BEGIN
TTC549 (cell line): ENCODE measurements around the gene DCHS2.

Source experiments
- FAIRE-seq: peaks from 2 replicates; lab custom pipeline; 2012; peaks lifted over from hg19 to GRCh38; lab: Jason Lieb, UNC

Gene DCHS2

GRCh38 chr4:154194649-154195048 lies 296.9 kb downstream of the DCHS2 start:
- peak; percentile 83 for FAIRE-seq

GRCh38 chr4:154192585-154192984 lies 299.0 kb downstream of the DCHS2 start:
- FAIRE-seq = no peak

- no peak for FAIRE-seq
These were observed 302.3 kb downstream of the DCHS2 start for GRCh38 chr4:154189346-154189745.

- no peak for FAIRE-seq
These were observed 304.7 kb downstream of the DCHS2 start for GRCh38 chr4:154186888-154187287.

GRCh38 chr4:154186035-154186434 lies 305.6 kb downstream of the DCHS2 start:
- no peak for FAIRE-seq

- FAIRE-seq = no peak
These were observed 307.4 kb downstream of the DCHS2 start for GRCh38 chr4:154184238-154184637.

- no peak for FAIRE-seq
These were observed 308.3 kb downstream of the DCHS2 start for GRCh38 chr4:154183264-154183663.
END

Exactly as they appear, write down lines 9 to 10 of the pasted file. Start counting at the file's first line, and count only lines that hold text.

- no peak for FAIRE-seq
These were observed 302.3 kb downstream of the DCHS2 start for GRCh38 chr4:154189346-154189745.